Here’s another couple of Ballet Argentino reviews. The critics seem to love the tango piece in the second half, but are less convinced that the first half choreography does the dancers justice:<P><BR><B>Julio Bocca</B> <BR>by Debra Craine in The Times<P><BR>IN THE Americas, where Argentina’s Julio Bocca is a big star, his name is probably enough to sell the dance troupe he founded in 1990 to showcase the talent of young Argentine dancers. Here in Britain, where he is remembered from a few guest appearances with the Royal Ballet, it’s probably the lure of the tango that sells tickets to Julio Bocca Ballet Argentino. Certainly the Peacock Theatre was packed for the opening night of the company’s debut London season. And if it’s tango they wanted, it’s tango they got. <BR> <A HREF=",,684-214422,00.html" TARGET=_blank><B>click for more</B></A> <P>*****************************<P><B>Masters of fizz and spin</B> <BR>Ismene Brown for The Daily Telegraph reviews Julio Bocca at the Peacock Theatre and Carmen at Sadler's Wells<P> <BR>MEN are the new ballerinas. Where it used to be divine females of elusive presence and mystical aura who dominated the ballet world, in our more pragmatic, egalitarian world, it is males who again rule the roost with their athleticism and physical assertiveness.<BR>Julio Bocca is one of the brightest stars of American ballet. He is a compact, dynamic Argentinian who alternates starring roles with American Ballet Theatre, the Bolshoi and other great ballet companies with running his own touring group of "rambunctious" young Argentinian dancers, as he charmingly describes them.<P>This is their London debut, a mixed bag of four dances, of which only the last really sets the evening alight with Latin sizzle.<BR> <A HREF="" TARGET=_blank><B>click for more</B></A> <P><p>[This message has been edited by Stuart Sweeney (edited February 22, 2002).]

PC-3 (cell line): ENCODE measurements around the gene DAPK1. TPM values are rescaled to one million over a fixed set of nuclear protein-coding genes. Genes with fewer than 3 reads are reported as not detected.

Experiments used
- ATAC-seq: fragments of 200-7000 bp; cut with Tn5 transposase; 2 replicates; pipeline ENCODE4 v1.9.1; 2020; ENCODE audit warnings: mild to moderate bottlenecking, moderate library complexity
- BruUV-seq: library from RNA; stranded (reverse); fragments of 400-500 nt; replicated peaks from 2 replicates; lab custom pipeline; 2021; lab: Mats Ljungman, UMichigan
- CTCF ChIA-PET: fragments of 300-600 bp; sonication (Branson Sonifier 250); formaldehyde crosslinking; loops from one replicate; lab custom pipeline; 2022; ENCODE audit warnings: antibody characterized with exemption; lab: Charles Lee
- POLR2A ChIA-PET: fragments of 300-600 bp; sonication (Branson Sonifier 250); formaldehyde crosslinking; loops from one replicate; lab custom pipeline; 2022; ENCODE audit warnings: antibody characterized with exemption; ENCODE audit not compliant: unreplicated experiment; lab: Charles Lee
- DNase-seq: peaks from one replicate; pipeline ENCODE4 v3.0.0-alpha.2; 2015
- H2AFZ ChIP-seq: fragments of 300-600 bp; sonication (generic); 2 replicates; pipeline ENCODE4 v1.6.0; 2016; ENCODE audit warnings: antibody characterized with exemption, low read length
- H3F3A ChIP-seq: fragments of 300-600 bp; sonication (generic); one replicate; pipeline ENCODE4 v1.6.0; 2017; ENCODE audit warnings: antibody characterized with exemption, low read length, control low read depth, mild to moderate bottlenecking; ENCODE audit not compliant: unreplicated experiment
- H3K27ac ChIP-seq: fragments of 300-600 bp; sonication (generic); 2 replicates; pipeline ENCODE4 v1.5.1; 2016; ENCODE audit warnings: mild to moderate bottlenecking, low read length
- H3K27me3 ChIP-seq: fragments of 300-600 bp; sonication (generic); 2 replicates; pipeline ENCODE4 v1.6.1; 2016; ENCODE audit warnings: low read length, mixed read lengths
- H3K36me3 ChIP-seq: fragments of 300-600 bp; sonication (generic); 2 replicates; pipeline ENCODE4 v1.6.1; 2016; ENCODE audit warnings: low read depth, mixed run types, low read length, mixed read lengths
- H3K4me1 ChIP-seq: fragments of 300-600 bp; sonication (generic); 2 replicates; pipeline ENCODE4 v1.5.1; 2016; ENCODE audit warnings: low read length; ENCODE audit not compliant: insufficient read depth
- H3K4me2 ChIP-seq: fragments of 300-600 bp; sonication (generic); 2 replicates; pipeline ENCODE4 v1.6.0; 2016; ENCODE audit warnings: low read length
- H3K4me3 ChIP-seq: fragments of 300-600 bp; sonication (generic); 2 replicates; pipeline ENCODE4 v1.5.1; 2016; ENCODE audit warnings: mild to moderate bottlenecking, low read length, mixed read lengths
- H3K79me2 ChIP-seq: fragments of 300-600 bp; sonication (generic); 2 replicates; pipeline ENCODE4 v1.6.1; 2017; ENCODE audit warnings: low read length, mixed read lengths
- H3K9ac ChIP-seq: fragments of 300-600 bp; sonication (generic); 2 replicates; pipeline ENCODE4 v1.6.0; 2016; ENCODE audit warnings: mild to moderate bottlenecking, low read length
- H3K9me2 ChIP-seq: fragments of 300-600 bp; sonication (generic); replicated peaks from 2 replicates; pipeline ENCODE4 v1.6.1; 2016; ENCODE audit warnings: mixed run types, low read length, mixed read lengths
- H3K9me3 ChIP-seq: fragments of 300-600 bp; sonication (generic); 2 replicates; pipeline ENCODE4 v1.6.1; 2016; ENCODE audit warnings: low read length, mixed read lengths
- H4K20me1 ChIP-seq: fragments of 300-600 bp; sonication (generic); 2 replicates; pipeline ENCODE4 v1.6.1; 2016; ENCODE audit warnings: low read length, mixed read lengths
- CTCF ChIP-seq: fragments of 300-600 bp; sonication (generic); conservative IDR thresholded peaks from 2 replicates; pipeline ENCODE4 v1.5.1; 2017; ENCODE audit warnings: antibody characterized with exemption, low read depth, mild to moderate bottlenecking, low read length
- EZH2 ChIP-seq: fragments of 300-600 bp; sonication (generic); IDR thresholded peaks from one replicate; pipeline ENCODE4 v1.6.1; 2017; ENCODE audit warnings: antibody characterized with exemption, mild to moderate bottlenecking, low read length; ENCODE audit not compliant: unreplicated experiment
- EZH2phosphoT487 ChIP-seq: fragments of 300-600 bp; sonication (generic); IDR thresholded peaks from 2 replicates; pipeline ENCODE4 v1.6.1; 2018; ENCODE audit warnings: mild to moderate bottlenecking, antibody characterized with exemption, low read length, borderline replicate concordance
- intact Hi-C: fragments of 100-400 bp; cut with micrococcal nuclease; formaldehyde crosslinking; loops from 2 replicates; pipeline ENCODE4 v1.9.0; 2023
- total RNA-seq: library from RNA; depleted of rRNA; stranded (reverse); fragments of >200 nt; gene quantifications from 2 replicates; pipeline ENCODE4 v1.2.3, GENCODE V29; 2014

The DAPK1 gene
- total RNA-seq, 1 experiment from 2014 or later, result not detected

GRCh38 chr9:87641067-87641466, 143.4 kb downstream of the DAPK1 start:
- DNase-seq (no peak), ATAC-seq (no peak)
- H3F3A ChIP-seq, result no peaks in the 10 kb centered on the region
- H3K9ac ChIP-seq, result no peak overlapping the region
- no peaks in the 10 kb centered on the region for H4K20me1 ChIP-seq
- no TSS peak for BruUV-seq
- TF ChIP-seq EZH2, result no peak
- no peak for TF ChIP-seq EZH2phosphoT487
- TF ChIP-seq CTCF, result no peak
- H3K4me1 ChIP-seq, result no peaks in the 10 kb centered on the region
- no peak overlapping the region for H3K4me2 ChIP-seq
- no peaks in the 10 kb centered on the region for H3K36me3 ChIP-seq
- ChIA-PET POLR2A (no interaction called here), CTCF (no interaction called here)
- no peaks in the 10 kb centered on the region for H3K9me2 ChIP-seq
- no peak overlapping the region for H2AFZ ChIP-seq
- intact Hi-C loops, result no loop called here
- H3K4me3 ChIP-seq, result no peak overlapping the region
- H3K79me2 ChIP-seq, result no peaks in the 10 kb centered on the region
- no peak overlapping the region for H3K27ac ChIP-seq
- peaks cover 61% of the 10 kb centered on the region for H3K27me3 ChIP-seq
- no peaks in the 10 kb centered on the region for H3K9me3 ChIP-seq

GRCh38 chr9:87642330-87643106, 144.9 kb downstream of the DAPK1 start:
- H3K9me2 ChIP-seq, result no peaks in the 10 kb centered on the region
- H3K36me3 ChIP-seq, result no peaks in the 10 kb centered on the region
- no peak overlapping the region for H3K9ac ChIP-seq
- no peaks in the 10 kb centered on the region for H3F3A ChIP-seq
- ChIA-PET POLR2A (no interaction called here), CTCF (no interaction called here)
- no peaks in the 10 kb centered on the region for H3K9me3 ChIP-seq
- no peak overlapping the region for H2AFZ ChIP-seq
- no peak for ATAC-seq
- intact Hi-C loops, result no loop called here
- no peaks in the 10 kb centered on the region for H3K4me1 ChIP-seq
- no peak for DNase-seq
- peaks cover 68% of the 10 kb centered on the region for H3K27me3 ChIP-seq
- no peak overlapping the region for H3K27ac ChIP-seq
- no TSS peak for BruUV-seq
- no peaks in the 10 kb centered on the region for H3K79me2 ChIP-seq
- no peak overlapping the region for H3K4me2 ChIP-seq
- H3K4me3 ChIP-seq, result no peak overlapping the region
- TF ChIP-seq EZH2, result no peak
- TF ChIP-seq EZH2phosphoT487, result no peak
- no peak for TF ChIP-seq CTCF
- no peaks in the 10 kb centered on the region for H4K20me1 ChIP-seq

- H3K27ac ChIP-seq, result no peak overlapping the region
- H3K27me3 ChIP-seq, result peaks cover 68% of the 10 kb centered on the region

Author:  Emma Pegler [ Tue Feb 26, 2002 4:07 am ]
Post subject:  Re: Julio Bocca Ballet Argentino in London 2002

<B>How to disenchant the Latin lovers</B><P>Review by Nadine Meisner<BR>The Independent<BR>26 February 2002<P> <BLOCKQUOTE><font size="1" face="Verdana, Arial">quote:</font><HR>There is nothing like the faintest promise of Latin dance rhythms to bring out an avid audience, as Ballet Argentino found out for its British opening. Maybe people were enticed by the celebrity of the company's founder, even though Julio Bocca is more a name echoed across the Atlantic, given the rarity of his guest performances here. Either way, they received the showcase of mostly Argentine contemporary ballet enthusiastically and, with Ana Maria Stekelman's Piazzolla Tango Vivo, got everything they had come for.<HR></BLOCKQUOTE><P><A HREF="" TARGET=_blank><B>more...</B></A><P>